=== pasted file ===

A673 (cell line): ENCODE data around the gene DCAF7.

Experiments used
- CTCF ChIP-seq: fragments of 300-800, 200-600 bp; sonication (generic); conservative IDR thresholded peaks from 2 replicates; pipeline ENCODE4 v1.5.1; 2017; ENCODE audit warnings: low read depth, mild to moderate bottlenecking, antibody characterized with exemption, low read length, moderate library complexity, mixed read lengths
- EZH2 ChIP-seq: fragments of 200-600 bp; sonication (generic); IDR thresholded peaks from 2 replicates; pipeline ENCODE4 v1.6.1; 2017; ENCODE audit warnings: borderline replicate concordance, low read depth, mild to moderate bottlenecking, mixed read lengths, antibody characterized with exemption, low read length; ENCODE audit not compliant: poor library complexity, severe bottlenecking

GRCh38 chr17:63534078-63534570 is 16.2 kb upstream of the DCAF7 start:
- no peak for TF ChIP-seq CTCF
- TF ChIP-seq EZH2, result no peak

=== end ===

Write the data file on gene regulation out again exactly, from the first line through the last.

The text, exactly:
A673 (cell line): ENCODE data around the gene DCAF7.

Experiments used
- CTCF ChIP-seq: fragments of 300-800, 200-600 bp; sonication (generic); conservative IDR thresholded peaks from 2 replicates; pipeline ENCODE4 v1.5.1; 2017; ENCODE audit warnings: low read depth, mild to moderate bottlenecking, antibody characterized with exemption, low read length, moderate library complexity, mixed read lengths
- EZH2 ChIP-seq: fragments of 200-600 bp; sonication (generic); IDR thresholded peaks from 2 replicates; pipeline ENCODE4 v1.6.1; 2017; ENCODE audit warnings: borderline replicate concordance, low read depth, mild to moderate bottlenecking, mixed read lengths, antibody characterized with exemption, low read length; ENCODE audit not compliant: poor library complexity, severe bottlenecking

GRCh38 chr17:63534078-63534570 is 16.2 kb upstream of the DCAF7 start:
- no peak for TF ChIP-seq CTCF
- TF ChIP-seq EZH2, result no peak